Therefore, to avoid being left in the lurch, it was prudent while having a (primary) regular boyfriend/girlfriend to still keep one on the side (secondary relationship) in case one was jilted (Njikam Savage, 1998). Also, one-night stands were not uncommon, and as some students admitted, in the spontaneity of such a context, condom usage was the furthest from their minds. In addition to their campus boyfriends, female students had 'sponsors', men-friend who among other things paid their rents, furnished their rooms (on or off campus) with modern electronic appliances e.g. televisions, stereo sets, gas cookers etc, bought them clothes and gave them feeding allowances. To these sponsors, the girls could not impose condom usage lest they in annoyance left and withdrew their financial support. On the other hand, condom usage was imposed on campus boyfriends at the onset of a relationship and was subsequently discarded as the relationship developed.
Campus boyfriends, in turn, benefited from these relationships through receiving small sums of money from their girlfriends, which helped towards the payment of photocopies for lectures, etc. The majority of the male students acknowledged and accepted the fact that they could not marry their classmates: they had neither employment nor savings to set up a home or support a wife. As a male student aged 25 years explained, one was pragmatic about these things (relations) and accepted the situation as such. Things only became problematic when one allowed ones heart to rule ones head.Perceptions of HIV/AIDS and Risk of Infection
There was unanimity in the perception of HIV/AIDS as being real. Students felt it was a grave illness that was sexually transmitted and which resulted in death. Nonetheless, HIV/AIDS was also easy to avoid according to both females and males. For 60% (192) of them, HIV/AIDS resulted in a devastating illness that was prolonged, agonising and difficult to manage. There were two main perceptions of AIDS. Firstly, about 68% of the students perceived AIDS as a deadly and devastating illness. For this category, AIDS reduced its victims to living from day to day thereby preventing the realisation of all their plans and dreams. It involved prolonged suffering which inevitably resulted in death. Secondly, AIDS was perceived as a shameful disease by 32.19% (103), the ultimate result of sexual promiscuity and infidelity. This category of students was particularly worried about the re-action of others namely: neighbours, friends and society.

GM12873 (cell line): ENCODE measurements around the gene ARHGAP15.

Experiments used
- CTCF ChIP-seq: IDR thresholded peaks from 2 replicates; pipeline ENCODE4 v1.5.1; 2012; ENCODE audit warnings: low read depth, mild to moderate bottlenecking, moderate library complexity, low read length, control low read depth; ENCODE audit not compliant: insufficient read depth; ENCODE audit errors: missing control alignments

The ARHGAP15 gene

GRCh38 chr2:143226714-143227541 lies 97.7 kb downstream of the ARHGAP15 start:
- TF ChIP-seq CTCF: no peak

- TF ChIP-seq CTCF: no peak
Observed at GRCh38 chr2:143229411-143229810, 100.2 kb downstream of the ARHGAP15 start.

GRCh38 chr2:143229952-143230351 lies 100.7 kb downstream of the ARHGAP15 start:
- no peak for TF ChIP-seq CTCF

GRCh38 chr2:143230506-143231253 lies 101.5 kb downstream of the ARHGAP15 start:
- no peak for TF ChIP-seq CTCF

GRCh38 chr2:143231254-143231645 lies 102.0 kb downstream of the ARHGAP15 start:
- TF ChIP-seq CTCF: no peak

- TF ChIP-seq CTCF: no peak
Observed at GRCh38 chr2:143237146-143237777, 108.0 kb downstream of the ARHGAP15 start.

The majority of students (78.75% or 252) said they knew at least one person living with HIV/AIDS (PLWHAS). The totality of students claimed that HIV/AIDS had affected their sexual behaviour. About three-quarters of students (72.5% or 232) acknowledged they ran the risk of being infected by HIV/AIDS. Of this 74.14% (172), said they had a moderate risk while 12.93% (30) acknowledged having a low risk. About 6.5% apiece said they had very low and high risk of exposure to having HIV/AIDS. Among the 27.5% (88) who claimed they had no risk of having HIV/AIDS, one-quarter felt that those whose were infected with the virus had no reason to live.Protective Strategies Adopted by Female Students to Avoid HIV/AIDS
Three-quarters of females (75% or 120) in the FGDs and in-depth interviews admitted having more than one male partner. However, several of them claimed they had sexual relations only with their principal boyfriends, limiting their interactions with the others to just going out and flirting. About 10% (12) said they had sexual relations with all their partners. They did this so as not to jeopardise their relationship because as they claimed, it was not very easy to have male friends with whom one did not have sexual relations. However, during discussions on the strategies employed to reduce the risk of HIV/AIDS by avoiding sex, it became clear that a lot more of the previously proclaimed platonic relationships sometimes involved sex. As one female student put it, you must have sexual relations with men in order to make money (25 years old).
However, not all females perceived sex as an act one engaged in for financial reasons. Other reasons presented for having sex ranged from biological to just fun. For females who presented the former stand point, they believed that after a certain age it became imperative for one to commence sexual relations to satisfy a physical need. Once this started, it then became difficult to stop or abstain. For the third category one had sex for the fun of it.
Subsequently, girls went on to narrate a series of strategies they employed to avoid and or minimize sexual relations with their other partners. The first set of strategies identified by 54.37% (87) of girls included inventing and feigning illnesses and giving excuses: having a menstrual period, heavy academic course load, assignments and abrupt emergency travel plans. A second set of strategies was mentioned by 36.25% (58) of females who were of the opinion that one could be forthright and honest with their male partners and simply tell them they preferred to abstain from sexual relations and then stick to their decision. This category of females stated they restricted visits by male friends to their rooms. Instead they preferred to pay visits to such male friends in the company of their female friends to minimise pressures from their boyfriends for sexual contact. The last strategy was used by 9.4% of female students (15) who were more religious inclined and felt that boyfriends should be directed towards religious/moral codes as regards male-female relationship with focus on friendship rather than sex. For them, sex ought to be presented to their male friends as being appropriate only within the context of marriage and family life.Gender Differences and Perception of Risk of HIV/AIDS among Students